Designer and publisher Nick Disabato tells us about his latest literary venture, Distance, a quarterly journal featuring long-form articles on design and technology
This article first appeared in issue 232 of .net magazine – the world's best-selling magazine for web designers and developers.
.net: What is Distance?
ND: Distance is a quarterly journal about design and technology. Each issue has three lively, well-researched, long-form essays that share a common theme, take a confident stand – and offer a way forward.
Our latest issue is about extracurriculars, and it tries to confront the work we do outside of our careers. How can this help us grow professionally? How do we work in fields that need us the most? And what are the best ways to develop products meaningfully, with society’s long-term benefits in mind?
.net: Who are your writers?
ND: Our writers run the gamut in terms of background, location, and publishing experience. We seek a new crop of writers for each issue, and we’re especially fond of amplifying new voices. It’s a lot easier to muster the confidence to write when you have an editor to support you.
If you are interested in participating in the project, here is more information about writing for Distance.
.net: What do you think this journal is going to add to the existing conversation?
ND: A degree of thoughtfulness, care and confidence that is otherwise lacking in current design writing. I started Distance because I’d see writing split one of two ways: rants with good points that were buried within a sea of hyperbolic invective that likely existed to gather interest; and hand-wavy, equivocating articles with an ‘it depends’ conclusion.
There is a better way to express one’s confident stance on major issues. I come from a fairly academic background, so I think research is one way forward. Research ties your ideas to the world around you, and it helps justify your initial hunches to your readers and yourself. An essay differs from a rant by offering a solution. We need more essays and fewer rants. Distance goes against the prevailing tides of internet discourse, but I’m happy that it’s found a receptive audience.
.net: Can you give us a little insight into your publishing process?
ND: I am fairly hands-on as an editor. Often, people come to me with an unrefined hunch about some major issue in our field, and I’ll help them turn it into a thesis, and then an outline, and then a whole essay. I help people with researching and building an argument, and then I do a low-level edit pass for grammar, style and tone.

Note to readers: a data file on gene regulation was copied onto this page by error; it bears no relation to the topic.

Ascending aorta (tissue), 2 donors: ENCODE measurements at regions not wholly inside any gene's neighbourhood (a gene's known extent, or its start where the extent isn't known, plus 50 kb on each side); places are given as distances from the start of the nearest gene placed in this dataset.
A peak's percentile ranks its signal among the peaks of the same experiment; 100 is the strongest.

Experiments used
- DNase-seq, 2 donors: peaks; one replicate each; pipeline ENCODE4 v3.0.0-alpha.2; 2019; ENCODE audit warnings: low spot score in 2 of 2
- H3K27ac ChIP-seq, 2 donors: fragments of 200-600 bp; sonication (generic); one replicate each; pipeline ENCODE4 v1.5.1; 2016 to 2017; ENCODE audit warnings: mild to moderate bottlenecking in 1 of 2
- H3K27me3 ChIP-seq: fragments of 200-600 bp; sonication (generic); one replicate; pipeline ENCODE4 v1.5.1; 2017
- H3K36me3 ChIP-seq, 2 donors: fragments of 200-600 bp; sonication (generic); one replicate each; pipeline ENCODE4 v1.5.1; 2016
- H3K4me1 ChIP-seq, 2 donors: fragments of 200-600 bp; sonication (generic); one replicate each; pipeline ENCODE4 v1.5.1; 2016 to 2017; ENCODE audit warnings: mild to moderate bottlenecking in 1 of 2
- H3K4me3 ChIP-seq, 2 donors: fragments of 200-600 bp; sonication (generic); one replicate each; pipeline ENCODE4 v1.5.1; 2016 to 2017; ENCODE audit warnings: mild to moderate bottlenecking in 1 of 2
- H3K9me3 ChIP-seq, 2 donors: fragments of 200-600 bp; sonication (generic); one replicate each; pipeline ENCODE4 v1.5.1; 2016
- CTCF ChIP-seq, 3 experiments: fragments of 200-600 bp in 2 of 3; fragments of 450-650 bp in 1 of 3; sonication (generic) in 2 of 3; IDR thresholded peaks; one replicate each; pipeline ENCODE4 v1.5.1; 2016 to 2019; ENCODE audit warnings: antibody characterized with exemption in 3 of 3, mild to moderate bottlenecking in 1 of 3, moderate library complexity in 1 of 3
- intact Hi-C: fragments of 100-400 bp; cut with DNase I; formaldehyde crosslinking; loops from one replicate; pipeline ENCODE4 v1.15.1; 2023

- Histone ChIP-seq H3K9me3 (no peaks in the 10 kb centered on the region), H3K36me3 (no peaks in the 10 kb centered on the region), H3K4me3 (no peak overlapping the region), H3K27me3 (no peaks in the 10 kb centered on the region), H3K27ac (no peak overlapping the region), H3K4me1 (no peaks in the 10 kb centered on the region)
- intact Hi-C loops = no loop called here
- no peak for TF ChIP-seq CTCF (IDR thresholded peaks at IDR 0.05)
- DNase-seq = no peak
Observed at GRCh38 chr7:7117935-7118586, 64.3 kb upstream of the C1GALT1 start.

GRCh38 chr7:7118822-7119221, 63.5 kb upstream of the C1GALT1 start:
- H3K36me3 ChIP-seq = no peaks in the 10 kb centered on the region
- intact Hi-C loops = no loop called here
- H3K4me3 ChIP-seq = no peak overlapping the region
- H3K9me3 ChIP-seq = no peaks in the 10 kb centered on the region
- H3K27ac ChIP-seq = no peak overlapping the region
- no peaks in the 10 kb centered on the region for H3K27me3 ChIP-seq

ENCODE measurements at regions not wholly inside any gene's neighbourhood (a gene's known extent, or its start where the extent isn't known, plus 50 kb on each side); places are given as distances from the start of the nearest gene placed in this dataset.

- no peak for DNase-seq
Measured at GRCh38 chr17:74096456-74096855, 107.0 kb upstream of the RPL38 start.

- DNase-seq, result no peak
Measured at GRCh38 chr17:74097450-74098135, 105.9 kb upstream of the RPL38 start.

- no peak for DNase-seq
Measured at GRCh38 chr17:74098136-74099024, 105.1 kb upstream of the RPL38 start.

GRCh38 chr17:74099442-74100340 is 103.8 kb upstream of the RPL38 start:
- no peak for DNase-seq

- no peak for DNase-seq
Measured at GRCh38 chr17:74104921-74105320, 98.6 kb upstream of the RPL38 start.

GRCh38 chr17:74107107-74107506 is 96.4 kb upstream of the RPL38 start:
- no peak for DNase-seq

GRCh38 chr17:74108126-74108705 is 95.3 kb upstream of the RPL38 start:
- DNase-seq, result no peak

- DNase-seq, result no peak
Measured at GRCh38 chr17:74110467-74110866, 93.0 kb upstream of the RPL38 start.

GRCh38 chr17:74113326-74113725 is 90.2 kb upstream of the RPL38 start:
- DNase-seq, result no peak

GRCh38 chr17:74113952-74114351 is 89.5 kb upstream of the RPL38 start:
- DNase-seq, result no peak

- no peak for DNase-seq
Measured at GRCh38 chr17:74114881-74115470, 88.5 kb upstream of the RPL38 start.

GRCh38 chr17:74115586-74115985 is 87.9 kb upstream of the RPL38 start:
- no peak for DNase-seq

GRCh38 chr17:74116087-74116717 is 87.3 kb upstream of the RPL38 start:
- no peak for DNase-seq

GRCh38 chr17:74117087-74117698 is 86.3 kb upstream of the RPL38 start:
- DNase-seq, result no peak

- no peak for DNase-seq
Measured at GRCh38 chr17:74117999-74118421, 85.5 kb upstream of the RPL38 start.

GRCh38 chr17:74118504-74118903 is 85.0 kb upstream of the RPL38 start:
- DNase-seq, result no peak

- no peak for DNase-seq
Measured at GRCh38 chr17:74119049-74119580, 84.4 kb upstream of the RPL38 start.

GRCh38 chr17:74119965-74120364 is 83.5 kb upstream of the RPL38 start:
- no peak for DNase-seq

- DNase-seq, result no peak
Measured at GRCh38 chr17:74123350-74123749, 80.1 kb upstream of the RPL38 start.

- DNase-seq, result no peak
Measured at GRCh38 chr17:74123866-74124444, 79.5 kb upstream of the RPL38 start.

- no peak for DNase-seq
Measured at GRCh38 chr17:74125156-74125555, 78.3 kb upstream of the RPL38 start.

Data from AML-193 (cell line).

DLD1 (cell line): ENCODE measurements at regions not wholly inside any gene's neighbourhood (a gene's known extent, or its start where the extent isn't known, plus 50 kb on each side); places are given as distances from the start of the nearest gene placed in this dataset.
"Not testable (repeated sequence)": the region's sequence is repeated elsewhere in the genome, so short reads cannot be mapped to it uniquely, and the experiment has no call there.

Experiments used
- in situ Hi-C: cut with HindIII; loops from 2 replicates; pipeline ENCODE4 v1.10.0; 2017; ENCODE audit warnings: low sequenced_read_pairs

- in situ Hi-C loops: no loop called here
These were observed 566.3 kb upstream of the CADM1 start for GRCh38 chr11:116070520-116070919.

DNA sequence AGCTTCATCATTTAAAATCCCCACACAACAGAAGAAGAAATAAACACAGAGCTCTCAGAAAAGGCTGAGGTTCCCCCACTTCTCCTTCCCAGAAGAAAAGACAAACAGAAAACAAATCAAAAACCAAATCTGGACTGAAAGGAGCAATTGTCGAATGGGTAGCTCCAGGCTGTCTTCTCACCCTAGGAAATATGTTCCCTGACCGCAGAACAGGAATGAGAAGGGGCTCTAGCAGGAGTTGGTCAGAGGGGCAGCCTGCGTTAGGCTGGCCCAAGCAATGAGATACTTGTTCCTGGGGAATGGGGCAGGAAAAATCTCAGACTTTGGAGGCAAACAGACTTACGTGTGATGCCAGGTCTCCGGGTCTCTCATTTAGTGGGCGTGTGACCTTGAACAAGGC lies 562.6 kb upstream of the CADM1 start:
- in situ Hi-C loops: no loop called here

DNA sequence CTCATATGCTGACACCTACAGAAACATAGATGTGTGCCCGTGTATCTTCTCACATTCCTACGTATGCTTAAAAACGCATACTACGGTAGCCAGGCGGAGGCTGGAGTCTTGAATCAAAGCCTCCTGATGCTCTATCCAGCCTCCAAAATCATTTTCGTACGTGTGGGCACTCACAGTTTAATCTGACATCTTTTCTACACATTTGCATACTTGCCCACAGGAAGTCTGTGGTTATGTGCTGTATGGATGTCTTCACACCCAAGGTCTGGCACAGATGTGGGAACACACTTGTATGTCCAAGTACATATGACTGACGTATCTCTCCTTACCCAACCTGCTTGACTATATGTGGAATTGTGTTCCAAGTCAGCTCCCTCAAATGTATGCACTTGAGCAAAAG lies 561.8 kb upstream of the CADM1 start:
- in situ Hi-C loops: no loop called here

As a small, independent publisher, I design and typeset every issue by myself, and I work with a copy editor as a final sanity check before an issue goes out the door. I work with a local printer, a two-mile bike ride from my office. Every copy of Distance is packed and shipped out of my office, and I frequently hand-deliver copies to friends and colleagues.
.net: Tell us something about your mission to make digital publishing simpler, easier and fairer for everybody to get involved with.
ND: This past May, I launched the Publication Standards Project, which tries to raise awareness and action around digital publishing issues. It began with an essay at A List Apart, which you can read here. You can read more about our views at www.pubstandards.org.
.net: Can you explain a little to us about the slow web, and how does this ideology find its way into your work?
ND: Jack Cheng wrote a blog post about this concept, which you can read here. The slow web might be best framed by what it isn’t; as Jack suggests.
“What is the Fast Web?” he asks. “It’s the out of control web. The oh my god there’s so much stuff and I can’t possibly keep up web. The create a destination for billions of people web. The you have 226 new updates web.”
I try to avoid these qualities whenever I can, and Jack’s post really hit home for me. It’s tied together a lot of personal beliefs about the way I want to live, and the way my work impacts others. I want people to develop significant relationships with one another, and I am very careful and deliberate about the things I put into the world. As an interaction designer, I try to avoid taking on short-lived projects for meaningless ends. As a publisher, I want writing to be durable and thoughtful.
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